A Journal of the Plague Year (14)

March 30th, 2020

This pandemic is certainly sorting out the men from boys. It’s also bringing out the best and, tragically, the worst in people. There will be a reckoning.

In Canada, Ontario Premier Doug Ford, a favorite figure of ridicule by the Fake News media, has stepped up to the plate and is receiving a good deal of praise from across the country—and the political spectrum—for his calm and focused response to the crisis. In the US, President Trump seems, likewise, to have adjusted rapidly and is taking charge. On the other hand, Nancy Pelosi, the Speaker of the House of Representatives, after wasting months on a spiteful, pointless “impeachment” process, is still preoccupied with personal insults in the midst of a national and international emergency.

Progress is being made on developing an antibody test which will be essential for determining who has been infected but who never may have shown symptoms. They will be immune, at least for while.  According to Science magazine, Singapore is setting the pace here.

The test was developed by a team led by Linfa Wang, an emerging disease specialist at Duke-NUS. In blood samples from recovered patients, the team identified antibodies targeting the spike protein that proved able to block the virus from killing cells in laboratory tests. In parallel, they created synthetic viral proteins that can detect those antibodies in a blood sample without having to use the live virus.

Daily New Cases in Spain [Johns Hopkins University].


The daily new cases in Spain is showing some decline over the past five days, which is some encouraging news. But this may show a rise with increased testing of the population.

In a very revealing article by Spanish journalist and author, Ixtu Diaz, he discusses the fantasies that occupy the liberal mind in the EU and the real world that we all live in.

On November 28th, 2019, the European Union officially and solemnly declared the “climate emergency,” in a ceremony presided over by the would-be 17-year-old prophet Greta Thunberg. Today, almost four months later, in the midst of a real emergency, the only thing that remains official and solemn in that declaration is its ridiculousness.

And …

The reactions of politicians in Europe reflect the bewilderment of those who were living in the Matrix and have just been awakened. Most governments in Europe have moved from denial to chaos. But probably the most vile reaction has been that of the Social Communist government in Spain, which encouraged Spaniards to participate massively in the March 8 feminist rallies, the next day hiding reports that the coronavirus was already out of control in the country — something they may well have to answer for in court. Vice President Carmen Calvo said at the time that to attend the demonstrations was a moral obligation for all Spaniards: “what is at stake is the life” of many people. She was referring to violence against women, I think. It goes to show that Sanchez’s government only tells the truth by accident. Yes, many people’s lives were at stake, as we have unfortunately found out. Now Calvo is recovering from coronavirus, as are most of the members of government who took part in the demonstrations. Of course, the Spanish do not seem to be worried about the government’s taking a few days holiday: It’s worse when they’re actually on the job.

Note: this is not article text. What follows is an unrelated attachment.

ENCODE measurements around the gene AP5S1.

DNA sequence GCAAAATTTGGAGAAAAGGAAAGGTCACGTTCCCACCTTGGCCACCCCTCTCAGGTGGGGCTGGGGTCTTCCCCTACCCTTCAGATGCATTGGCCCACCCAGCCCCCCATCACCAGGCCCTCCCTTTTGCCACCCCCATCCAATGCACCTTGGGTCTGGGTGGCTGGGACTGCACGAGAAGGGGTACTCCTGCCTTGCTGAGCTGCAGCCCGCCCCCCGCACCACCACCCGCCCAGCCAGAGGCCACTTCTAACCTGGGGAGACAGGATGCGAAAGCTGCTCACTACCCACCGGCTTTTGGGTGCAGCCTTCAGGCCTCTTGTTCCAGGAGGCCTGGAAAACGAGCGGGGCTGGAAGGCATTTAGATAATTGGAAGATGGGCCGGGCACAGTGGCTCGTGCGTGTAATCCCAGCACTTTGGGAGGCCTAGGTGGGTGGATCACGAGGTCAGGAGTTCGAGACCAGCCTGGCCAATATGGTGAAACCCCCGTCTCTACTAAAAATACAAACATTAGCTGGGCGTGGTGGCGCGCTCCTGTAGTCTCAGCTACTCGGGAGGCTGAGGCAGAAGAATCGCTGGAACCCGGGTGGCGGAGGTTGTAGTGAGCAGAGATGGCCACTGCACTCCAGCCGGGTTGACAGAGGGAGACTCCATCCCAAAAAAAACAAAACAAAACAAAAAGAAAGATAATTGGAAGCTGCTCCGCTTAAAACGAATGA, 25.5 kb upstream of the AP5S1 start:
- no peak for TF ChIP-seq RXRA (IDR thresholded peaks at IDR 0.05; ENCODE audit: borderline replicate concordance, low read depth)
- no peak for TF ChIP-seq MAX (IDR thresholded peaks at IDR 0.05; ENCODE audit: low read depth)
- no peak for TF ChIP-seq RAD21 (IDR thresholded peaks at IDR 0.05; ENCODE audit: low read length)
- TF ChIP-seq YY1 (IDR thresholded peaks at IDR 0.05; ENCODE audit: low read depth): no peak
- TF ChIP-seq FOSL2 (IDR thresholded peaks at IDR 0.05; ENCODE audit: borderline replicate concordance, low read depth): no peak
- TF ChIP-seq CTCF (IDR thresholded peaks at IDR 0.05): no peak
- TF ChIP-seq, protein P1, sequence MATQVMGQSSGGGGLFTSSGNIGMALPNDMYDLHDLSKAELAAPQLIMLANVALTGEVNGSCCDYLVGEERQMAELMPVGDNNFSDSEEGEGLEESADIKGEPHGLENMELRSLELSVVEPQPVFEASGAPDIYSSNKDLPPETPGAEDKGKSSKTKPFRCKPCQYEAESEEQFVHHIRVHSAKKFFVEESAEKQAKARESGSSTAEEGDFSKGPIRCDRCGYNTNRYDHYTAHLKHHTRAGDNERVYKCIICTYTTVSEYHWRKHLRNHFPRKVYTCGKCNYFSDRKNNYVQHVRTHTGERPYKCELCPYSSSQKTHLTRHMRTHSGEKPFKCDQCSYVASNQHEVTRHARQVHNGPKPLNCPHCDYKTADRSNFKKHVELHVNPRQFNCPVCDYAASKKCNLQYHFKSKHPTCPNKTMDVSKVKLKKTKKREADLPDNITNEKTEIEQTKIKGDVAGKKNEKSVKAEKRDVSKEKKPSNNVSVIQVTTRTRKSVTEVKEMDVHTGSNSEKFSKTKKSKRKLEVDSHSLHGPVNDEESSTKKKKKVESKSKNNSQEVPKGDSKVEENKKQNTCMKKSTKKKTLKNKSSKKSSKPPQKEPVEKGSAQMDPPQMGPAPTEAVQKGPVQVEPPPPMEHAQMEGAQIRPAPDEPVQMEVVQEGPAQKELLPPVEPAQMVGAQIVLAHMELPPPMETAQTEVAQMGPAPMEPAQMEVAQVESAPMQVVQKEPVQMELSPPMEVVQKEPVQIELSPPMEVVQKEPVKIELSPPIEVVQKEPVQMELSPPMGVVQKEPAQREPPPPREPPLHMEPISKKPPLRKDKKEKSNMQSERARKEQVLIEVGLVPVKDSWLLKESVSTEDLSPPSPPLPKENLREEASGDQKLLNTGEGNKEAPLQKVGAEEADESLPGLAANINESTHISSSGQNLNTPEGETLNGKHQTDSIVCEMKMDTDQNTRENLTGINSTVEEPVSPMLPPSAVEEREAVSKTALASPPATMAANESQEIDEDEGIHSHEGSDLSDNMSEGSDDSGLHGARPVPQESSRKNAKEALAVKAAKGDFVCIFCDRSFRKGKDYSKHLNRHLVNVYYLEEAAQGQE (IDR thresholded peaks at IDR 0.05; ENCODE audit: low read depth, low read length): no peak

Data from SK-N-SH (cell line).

And on our side of the pond, in the US, long held as the bastion of free enterprise, it turns out that the major holdups have not been from politicians (although they have there share too), but from all the bureaucratic red tape for protecting “privacy” and, of course, that utterly useless “precautionary principle” which guarantees that nothing can get done when required. From the New York Post:

It’s the latest example of red tape gone awry that could prove deadly. It took weeks for the feds to waive regs even on coronavirus testing kits. For more than a month, the Centers for Disease Control and Prevention only allowed the use of its test — which proved to be inaccurate much of the time — even as companies were champing at the bit to produce better and faster kits.
South Korea kept the spread of the virus under better control than most countries because of its widespread testing, something that took the United States months to match.
N95 respirator masks are produced for medical use and construction-industry use. But manufacturers of those made for the former have to jump through a ton of extra hoops — special tests of flammability and strength, for example — because they’re classified as medical devices…..

…Why didn’t the feds immediately waive those non-essential requirements when it became clear it was crunch time? Mostly because bureaucrats assume they can only get in trouble for allowing something that later produces problems, rather than for stopping something that was actually fine — a rule that’s all too true in normal times.

Perhaps governments could learn a few lessons for the future: emergencies actually have to be prepared for, not just talked about.

Rebel Yell

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